But this year it's got to the point where I gave in and said fuck it. I was tired of the comments that friends made. About my shoes not matching my fucking dress. I actually had a guy who was interested in me romantically tell me 'I don't care how you dress' and he said it like it was a good thing, like he hadn't just told me that I looked like a hobo. Which I did. But he did care, or it wouldn't have been worth mentioning. I guess it was sweet or something that he could 'look past it' to see the true beauty beneath or some shit when my personal opinion is it shouldn't even matter.

And yeah I'm a grad student and gonna have to look for jobs now. So there's another motivation that I resent. But you can't be taken seriously without effort. I told my grandmother, who I love and respect, that I felt like women had to be even more careful with how they dress to be taken professionally, even in my field where generally no-one gives a shit and people interview and go to conferences in field hats and flannel and ripped up blue jeans (hi, geologist here). She was basically like oh it's so nice that you're interested in participating in the real world now when I was trying to say how frustrating it was and how it's so much bullshit. But that's her world and she's comfortable in it, so good for her really.

Anyway now I own like 15 pairs of fucking shoes and it makes me angry every goddamn time I look in my closet. I even wear makeup now sometimes. So much wasted money and material and effort and space just so people who I consider close friends and whose opinions I generally value won't make fucking snide comments at me without even realizing that they're doing it.

Can't even imagine what strangers might've said. Pardon all the use of bad words.
posted by six-or-six-thirty at 12:14 PM on October 12, 2012 [23 favorites]


It wasn't even a century ago that all men had to wear suits and ties at all times, women who wore pants were scandalously throwing off the shackles of gendered clothing, and even the poorest of the poor struggled to pull off the dapper look. Put a photo of myself next to my poor postal worker grandfather at my age. Frankly, I look like crap.

My great-grandmother wore a corset and long skirts + petticoats in Oklahoma and Texas in a world without air conditioning.

I'm pretty sure she'd trade places with me in a hot second, no matter how sloppy I look in comparison. Also she'd probably like getting to cut her hair short, take showers, and own more than three changes of clothes. And vote.

I like dressing up in old-timey costumes for fun, but have never understood actual nostalgia for the days they were mandatory.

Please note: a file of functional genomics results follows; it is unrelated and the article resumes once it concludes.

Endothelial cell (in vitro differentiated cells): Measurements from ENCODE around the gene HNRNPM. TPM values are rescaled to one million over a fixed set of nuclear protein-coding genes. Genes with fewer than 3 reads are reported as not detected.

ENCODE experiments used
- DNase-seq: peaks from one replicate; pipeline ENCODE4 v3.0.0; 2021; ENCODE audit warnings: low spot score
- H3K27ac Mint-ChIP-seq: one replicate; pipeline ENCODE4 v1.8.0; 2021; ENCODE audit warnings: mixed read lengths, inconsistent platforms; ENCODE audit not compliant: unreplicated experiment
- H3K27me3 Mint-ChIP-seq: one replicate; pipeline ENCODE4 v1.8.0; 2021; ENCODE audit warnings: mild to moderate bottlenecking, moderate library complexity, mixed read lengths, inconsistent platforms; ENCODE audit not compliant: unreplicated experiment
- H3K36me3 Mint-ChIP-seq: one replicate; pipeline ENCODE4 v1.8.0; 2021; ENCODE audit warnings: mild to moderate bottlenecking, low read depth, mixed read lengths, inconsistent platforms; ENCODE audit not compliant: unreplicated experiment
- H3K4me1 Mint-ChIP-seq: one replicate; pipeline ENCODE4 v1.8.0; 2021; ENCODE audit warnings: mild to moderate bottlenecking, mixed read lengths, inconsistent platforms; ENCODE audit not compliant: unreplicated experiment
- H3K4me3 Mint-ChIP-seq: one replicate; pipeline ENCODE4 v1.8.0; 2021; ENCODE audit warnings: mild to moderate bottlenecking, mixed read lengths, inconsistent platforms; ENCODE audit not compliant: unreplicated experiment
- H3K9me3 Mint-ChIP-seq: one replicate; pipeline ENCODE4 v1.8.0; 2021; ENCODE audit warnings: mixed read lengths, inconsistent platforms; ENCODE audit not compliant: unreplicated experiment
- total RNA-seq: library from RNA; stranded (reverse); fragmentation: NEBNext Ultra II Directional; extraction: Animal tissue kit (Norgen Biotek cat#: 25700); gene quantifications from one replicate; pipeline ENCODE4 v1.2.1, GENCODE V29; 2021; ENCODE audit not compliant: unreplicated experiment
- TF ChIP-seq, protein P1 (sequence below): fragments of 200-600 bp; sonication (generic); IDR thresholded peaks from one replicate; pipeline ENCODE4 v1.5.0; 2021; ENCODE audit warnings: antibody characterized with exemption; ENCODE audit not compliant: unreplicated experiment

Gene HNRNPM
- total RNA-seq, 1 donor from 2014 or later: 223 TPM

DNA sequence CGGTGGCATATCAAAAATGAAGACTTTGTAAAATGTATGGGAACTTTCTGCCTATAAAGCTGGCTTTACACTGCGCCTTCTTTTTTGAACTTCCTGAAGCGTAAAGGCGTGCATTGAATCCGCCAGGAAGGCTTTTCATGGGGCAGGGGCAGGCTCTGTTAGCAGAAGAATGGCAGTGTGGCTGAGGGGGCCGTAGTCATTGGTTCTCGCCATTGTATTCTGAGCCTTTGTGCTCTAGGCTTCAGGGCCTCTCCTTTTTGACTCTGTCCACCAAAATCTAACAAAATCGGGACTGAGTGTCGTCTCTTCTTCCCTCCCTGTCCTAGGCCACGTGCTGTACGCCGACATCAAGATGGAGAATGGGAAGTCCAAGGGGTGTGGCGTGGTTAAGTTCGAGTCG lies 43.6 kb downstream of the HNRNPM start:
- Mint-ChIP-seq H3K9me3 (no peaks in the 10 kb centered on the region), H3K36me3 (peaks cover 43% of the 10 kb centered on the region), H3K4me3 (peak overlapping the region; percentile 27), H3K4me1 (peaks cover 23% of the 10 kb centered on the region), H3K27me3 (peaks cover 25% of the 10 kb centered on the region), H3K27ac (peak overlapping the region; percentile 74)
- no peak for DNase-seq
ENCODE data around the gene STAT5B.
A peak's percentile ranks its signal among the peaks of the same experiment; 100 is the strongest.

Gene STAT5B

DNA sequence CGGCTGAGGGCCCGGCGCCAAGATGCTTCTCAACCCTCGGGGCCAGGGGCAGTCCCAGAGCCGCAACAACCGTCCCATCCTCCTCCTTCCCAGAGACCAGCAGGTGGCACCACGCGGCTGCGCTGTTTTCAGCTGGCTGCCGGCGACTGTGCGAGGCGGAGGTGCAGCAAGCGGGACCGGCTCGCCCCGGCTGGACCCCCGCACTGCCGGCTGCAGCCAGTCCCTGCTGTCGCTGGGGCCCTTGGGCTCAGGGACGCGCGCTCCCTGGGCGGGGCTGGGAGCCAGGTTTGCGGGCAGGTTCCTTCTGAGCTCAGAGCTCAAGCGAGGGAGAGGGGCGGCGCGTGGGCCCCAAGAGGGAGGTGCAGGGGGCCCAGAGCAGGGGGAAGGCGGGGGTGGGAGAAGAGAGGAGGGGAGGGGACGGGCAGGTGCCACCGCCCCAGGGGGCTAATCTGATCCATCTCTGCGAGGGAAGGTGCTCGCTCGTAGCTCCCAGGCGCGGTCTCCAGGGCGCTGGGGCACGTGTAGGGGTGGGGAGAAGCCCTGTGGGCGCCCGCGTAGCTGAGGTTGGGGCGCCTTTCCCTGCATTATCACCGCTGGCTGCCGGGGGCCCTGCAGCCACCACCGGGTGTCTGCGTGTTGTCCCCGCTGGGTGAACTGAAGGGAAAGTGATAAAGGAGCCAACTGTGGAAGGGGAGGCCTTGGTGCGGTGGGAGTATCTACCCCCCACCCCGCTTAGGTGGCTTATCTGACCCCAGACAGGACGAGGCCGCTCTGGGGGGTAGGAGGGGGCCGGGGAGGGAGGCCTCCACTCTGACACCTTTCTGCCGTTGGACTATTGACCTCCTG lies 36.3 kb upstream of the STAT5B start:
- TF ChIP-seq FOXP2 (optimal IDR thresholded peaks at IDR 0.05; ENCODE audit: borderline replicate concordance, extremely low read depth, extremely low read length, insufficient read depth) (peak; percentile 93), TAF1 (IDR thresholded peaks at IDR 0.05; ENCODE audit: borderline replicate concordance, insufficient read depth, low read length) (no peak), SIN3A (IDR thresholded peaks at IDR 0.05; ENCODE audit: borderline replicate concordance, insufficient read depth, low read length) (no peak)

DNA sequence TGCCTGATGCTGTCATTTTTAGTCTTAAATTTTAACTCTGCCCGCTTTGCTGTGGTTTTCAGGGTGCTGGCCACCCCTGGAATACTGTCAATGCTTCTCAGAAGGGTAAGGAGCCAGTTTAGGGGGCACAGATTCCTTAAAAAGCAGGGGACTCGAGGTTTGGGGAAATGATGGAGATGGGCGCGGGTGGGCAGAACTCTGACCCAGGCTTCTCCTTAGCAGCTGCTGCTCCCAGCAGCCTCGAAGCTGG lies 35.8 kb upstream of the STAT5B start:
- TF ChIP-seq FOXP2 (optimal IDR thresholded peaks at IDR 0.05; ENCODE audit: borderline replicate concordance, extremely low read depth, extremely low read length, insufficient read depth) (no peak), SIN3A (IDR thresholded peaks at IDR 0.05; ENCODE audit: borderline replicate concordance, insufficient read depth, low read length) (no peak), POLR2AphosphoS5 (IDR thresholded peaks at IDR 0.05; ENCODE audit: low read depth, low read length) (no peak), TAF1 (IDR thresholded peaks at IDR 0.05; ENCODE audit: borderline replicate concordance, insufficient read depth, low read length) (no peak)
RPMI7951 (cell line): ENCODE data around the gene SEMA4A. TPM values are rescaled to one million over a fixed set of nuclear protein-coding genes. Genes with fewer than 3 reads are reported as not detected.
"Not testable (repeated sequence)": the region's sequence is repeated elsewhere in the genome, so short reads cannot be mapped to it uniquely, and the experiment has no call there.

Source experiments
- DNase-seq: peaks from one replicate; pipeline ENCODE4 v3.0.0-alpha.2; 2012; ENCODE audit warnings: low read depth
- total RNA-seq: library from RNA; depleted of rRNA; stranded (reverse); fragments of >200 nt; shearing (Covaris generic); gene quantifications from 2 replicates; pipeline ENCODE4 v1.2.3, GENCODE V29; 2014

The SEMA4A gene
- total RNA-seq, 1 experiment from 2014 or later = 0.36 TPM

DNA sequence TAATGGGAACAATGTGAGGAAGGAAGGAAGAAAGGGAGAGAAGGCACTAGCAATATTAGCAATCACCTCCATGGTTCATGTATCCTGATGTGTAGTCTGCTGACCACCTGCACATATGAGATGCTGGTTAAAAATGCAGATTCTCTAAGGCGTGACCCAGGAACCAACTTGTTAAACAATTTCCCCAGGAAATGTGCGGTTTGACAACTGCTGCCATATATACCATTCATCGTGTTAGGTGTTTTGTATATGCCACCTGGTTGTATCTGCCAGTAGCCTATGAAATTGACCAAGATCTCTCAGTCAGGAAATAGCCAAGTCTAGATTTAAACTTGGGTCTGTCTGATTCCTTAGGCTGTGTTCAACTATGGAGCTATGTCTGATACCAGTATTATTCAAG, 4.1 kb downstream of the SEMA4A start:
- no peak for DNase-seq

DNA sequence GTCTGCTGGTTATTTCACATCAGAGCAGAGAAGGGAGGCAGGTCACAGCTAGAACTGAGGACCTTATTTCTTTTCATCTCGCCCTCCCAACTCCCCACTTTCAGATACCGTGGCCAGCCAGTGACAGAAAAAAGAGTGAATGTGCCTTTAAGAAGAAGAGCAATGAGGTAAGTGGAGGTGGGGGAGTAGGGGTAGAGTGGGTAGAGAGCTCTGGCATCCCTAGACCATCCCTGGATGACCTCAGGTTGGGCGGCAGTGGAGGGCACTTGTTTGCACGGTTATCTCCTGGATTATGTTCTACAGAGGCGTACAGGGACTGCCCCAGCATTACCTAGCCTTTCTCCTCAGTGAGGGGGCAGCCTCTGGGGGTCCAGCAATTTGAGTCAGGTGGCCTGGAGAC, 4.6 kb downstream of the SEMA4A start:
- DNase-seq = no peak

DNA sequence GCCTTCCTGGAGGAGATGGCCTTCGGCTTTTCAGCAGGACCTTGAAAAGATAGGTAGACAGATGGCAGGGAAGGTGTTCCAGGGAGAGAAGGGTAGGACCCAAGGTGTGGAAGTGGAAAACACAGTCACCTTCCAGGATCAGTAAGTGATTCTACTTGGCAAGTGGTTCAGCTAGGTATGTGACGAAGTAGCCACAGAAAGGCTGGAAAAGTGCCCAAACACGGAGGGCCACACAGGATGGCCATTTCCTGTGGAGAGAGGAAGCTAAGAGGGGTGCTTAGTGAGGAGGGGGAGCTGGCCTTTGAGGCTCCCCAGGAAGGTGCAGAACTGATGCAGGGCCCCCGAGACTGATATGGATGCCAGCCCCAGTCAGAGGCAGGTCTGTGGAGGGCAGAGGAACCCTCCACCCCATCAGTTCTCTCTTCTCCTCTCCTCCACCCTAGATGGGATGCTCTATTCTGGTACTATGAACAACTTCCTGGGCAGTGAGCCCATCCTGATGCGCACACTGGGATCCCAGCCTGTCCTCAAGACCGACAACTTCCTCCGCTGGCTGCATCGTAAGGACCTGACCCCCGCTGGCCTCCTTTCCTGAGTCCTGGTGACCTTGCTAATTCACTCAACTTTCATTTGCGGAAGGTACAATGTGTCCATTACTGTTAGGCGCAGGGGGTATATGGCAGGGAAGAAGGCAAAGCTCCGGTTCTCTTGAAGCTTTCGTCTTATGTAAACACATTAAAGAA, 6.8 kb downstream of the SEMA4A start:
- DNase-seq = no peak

posted by emjaybee at 12:16 PM on October 12, 2012 [3 favorites]


Anyone else reminded of Matthew Barney's work with Aimee Mullins (NSFW)?
posted by mr_roboto at 12:27 PM on October 12, 2012


My great-grandmother wore a corset and long skirts + petticoats in Oklahoma and Texas in a world without air conditioning.

Mine was too poor to have corsets, but wore long wool skirts, wool socks, and cotton blouses (that she sewed and, for the socks, knitted herself).

I'll never forget the look of glee she would get when she talked about the magical 60s, when she could wear TROUSERS. "Trousers, honey! Trousers! Like men! I could run without tripping, teehee!"

Her favorite outfit was plain-colored sweatshirts, with comfy trousers that she'd make herself. The sweatshirts because they were also comfortable, and because she'd get us great-grandkids to draw on them for her :) I still have a photo of her in one with red hearts that she drew in puffy paint and got us kids each to sign our names in one.

So yeah. "The good old days." Maybe have a chat with people who lived through them; I've never met a woman from the early 1900s who wanted to go back to that time. The only thing my great-grandmother reminisced about was her wedding dress, which she sewed from an ivory wool. My grandmothers didn't even reminisce about that. They too were relieved with the acceptance of trousers.

As for these shoes, I too saw the video as a mirror of how high heels twist the body.
posted by fraula at 1:06 PM on October 12, 2012 [2 favorites]


I would like it more if they were more agile-seeming, but i definitely like the design and the interesting, contorted shape they put the wearer into. Very much reminds me of satyrs and such.

I like it.
posted by dethb0y at 1:09 PM on October 12, 2012


Never understood why it's not the men who aren't wearing the heels. I mean, women like tall guys, right??
posted by LordSludge at 1:17 PM on October 12, 2012 [2 favorites]


My great-grandmother wore a corset and long skirts + petticoats in Oklahoma and Texas in a world without air conditioning.

I'm pretty sure she'd trade places with me in a hot second, no matter how sloppy I look in comparison. Also she'd probably like getting to cut her hair short, take showers, and own more than three changes of clothes. And vote.